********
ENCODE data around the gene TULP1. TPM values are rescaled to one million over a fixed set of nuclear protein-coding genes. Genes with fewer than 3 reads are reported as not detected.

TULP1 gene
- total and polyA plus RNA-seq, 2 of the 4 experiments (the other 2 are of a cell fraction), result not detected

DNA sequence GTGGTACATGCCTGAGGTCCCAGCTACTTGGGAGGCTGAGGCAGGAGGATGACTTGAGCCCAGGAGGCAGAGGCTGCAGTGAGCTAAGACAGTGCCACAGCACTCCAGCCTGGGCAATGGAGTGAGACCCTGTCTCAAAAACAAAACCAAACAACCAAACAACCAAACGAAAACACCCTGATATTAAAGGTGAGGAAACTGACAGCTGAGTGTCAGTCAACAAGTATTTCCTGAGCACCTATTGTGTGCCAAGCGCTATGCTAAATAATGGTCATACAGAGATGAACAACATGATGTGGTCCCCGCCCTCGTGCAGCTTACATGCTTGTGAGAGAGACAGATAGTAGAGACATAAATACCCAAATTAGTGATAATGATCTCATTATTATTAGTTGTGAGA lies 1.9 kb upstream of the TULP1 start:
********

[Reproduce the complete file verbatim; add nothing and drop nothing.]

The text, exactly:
ENCODE data around the gene TULP1. TPM values are rescaled to one million over a fixed set of nuclear protein-coding genes. Genes with fewer than 3 reads are reported as not detected.

TULP1 gene
- total and polyA plus RNA-seq, 2 of the 4 experiments (the other 2 are of a cell fraction), result not detected

DNA sequence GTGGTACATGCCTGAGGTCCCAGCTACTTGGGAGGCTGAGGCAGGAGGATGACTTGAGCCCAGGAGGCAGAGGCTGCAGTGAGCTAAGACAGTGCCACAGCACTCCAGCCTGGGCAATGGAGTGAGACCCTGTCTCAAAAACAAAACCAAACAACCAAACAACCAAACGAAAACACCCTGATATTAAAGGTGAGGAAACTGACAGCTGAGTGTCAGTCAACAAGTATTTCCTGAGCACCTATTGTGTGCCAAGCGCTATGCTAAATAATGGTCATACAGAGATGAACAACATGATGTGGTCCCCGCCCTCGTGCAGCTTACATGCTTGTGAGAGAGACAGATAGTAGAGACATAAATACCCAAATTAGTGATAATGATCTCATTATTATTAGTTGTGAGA lies 1.9 kb upstream of the TULP1 start: